Please check back later today for our preview of tomorrow’s Pennsylvania local election primaries, LA City Council runoffs, and the SC-05 Republican runoff. Until then, here’s some electoral tidbits to take your mind off the fact that you forgot to call your mother yesterday.
IN-Sen: Oh boy. We’re barely into the 2018 primary cycle, and already there’s a fist fight going on in a key Senate race. After it was reported that Rep. Luke Messer’s (R) wife made good money off of legal work done for the City of Fishers (a wealthy suburb north of Indianapolis), Messer is firing back at insinuations of corruption. He’s calling the whole thing a ‘hatchet job’ by Rep.Todd Rokita (R). Both men are looking to run against Sen. Joe Donnelly (D) next year. Rokita’s problem is that Messer got the jump on him and has already built a campaign, complete with touring the state and securing many private endorsements for later release. Rokita is known to be cautious and doesn’t like primary fights. If the report really was planted by him, he’s probably trying to push Messer out of the way so that he can get a mostly-cleared primary field. Expect to hear more about this in the coming days. It’s gonna get nasty unless one of the two men rules themselves out of the race.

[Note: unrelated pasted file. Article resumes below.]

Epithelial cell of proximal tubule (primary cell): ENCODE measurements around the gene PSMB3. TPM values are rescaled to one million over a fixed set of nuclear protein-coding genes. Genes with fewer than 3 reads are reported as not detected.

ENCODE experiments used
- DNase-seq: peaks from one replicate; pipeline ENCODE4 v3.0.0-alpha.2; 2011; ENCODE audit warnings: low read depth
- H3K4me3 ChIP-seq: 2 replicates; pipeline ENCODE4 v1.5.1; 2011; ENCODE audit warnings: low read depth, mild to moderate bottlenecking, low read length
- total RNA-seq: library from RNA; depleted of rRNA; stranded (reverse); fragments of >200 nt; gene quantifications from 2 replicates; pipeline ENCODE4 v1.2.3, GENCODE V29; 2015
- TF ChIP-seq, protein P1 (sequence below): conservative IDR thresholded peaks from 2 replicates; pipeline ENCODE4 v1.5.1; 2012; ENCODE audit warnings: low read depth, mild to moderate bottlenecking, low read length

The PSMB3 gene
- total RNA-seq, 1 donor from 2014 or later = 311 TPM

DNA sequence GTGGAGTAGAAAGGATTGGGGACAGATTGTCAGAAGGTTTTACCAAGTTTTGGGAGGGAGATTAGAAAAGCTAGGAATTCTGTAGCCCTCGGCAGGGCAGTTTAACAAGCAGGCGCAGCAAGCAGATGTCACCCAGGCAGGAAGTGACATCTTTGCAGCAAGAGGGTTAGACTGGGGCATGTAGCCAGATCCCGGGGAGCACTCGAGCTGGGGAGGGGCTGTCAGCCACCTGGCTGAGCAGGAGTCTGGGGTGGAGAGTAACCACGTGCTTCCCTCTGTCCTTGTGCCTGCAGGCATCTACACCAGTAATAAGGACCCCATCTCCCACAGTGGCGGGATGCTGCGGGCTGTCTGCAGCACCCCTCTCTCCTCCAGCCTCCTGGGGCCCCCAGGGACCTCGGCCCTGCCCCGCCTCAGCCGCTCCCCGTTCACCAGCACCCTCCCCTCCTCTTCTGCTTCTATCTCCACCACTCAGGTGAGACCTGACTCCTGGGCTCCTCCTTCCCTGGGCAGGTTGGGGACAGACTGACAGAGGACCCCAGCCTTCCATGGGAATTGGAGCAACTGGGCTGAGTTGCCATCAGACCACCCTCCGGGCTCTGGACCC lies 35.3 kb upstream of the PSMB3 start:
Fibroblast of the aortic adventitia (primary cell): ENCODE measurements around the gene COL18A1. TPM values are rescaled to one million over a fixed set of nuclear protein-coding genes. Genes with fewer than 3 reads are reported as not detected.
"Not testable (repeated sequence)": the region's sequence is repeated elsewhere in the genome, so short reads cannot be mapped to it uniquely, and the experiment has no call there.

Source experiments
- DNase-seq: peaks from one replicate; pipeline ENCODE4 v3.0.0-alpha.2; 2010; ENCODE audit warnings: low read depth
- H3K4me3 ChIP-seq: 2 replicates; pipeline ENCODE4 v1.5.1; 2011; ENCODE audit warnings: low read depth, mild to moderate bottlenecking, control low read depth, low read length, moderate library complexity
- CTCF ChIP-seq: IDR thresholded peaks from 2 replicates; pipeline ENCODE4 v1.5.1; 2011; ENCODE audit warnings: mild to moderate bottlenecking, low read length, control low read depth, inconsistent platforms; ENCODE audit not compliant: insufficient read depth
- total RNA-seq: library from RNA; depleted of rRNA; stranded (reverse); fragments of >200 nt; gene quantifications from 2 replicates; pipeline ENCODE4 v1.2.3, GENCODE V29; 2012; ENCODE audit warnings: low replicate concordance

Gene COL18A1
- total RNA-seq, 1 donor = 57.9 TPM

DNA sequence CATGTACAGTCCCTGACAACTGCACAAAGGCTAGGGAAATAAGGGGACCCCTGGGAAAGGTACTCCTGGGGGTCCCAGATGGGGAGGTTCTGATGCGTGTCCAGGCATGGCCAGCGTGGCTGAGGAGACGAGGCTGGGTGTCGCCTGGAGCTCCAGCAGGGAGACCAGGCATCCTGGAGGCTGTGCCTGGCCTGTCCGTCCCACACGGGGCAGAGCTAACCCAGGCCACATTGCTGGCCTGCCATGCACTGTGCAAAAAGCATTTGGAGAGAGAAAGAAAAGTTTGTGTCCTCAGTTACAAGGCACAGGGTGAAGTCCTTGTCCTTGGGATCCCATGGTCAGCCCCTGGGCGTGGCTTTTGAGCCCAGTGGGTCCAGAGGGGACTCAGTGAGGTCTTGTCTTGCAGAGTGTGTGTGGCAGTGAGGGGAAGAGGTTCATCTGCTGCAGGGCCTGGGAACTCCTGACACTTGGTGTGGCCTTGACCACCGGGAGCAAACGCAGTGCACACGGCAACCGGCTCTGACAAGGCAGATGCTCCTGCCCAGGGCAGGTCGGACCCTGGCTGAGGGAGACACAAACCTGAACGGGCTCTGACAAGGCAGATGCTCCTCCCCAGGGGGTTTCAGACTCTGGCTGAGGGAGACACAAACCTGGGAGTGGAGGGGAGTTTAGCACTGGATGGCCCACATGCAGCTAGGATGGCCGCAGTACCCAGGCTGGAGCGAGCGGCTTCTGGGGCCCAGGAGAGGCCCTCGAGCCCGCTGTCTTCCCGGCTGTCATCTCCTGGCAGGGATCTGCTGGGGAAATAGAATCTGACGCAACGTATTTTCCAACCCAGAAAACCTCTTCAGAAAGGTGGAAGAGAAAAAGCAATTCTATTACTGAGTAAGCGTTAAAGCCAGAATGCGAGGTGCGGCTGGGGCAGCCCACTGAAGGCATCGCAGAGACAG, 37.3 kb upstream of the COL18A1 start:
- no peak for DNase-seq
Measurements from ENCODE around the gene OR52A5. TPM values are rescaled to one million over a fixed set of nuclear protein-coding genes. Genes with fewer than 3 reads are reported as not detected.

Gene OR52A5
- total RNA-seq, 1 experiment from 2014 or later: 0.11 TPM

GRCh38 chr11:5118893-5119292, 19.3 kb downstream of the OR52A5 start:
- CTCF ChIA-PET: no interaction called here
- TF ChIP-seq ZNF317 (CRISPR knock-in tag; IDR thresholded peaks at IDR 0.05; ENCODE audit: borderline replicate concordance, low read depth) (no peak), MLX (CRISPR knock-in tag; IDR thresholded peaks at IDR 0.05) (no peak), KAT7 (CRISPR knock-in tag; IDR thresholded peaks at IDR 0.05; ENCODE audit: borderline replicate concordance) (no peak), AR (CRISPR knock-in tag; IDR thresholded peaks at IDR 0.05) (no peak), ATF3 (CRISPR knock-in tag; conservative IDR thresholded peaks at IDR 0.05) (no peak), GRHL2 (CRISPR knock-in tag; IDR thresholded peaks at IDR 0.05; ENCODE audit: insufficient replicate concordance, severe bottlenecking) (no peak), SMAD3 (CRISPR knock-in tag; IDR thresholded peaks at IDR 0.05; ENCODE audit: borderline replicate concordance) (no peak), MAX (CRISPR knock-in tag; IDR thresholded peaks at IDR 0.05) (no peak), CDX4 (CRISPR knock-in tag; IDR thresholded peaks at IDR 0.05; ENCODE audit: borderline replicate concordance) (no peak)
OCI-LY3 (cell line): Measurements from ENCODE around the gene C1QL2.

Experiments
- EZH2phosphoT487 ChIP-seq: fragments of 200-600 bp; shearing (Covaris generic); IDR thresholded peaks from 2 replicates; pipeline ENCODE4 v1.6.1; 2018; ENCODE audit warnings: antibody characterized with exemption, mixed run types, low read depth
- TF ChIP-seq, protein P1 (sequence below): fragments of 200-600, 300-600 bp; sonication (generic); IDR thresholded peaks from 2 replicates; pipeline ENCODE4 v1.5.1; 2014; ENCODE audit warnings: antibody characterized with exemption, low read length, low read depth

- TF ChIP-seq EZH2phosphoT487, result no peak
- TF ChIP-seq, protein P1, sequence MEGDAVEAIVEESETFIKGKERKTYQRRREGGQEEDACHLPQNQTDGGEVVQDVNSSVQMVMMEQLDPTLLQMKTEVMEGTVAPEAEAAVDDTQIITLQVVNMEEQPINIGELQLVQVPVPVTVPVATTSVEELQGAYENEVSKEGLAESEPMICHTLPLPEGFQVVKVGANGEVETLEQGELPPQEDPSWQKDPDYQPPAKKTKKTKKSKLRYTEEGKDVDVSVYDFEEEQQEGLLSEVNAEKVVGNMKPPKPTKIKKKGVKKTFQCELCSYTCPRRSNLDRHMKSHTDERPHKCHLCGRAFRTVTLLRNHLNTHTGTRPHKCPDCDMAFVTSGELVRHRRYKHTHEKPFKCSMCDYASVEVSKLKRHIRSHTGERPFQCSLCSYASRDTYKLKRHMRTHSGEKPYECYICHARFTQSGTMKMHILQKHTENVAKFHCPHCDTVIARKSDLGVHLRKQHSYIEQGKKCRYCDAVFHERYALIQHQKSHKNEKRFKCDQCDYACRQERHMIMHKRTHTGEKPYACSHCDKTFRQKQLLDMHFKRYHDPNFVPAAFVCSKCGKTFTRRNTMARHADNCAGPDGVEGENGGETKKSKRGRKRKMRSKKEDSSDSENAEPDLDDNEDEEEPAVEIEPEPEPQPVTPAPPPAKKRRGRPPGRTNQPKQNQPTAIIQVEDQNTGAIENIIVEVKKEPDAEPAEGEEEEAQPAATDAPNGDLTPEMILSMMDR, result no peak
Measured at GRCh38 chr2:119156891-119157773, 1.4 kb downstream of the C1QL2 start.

PA-Sen/PA-Gov: State Rep. David Reed (R), the Pennsylvania House Majority Leader, has ended speculation over a possible gubernatorial or senatorial run. Personally I think this was very smart. He might be in leadership, but he’s still 1/203. The State Senate or the US House would be a much wiser choice of next rung.
IL-Gov: On the question of ‘which rich guy do we want to put up against Gov. Rauner?,’ it appears that the Democratic establishment in the Land of Lincoln have made their choice. Billionaire J.B. Pritzker has become the consensus pick of the Madigan machine and the unions (but I repeat myself). This has left the less-rich-but-still-loaded Chris Kennedy (yes, THOSE Kennedys) somewhat out in the cold. That’s kind of funny, because establishment Democrats were the ones who originally wooed him into joining the race. Kennedy may still put up a fight, but it’s hard to beat the machine.
MI-Gov: All I want for Christmas is for Geoffrey Fieger to run for governor again. Fieger, who was such a bad candidate when he was the Democratic nominee for Governor in 1998 that he single-handedly assured a third term for then-Gov. John Engler (R), is talking about running again in 2018. Finger’s loss was so bad that he only won Wayne County. That’s right, folks – he lost both Ingham AND Washtenaw. If he were to run, his biggest opponent in the primary would be State Sen. Gretchen Whitmer (D), who is already gathering support. Please, Geoffrey, run! Do it for the people!
CO-AG: Well, it looks like the #Resistance crew have found their candidate against Attorney General Cynthia Coffman (R). Denver attorney Phil Weiser (D) announced his candidacy and immediately pledged to fight President Trump at every turn using the powers of the state attorney general’s office. He was promptly endorsed by a range of former Obama administration figures including former Colorado Senator and former Interior Secretary Ken Salazar.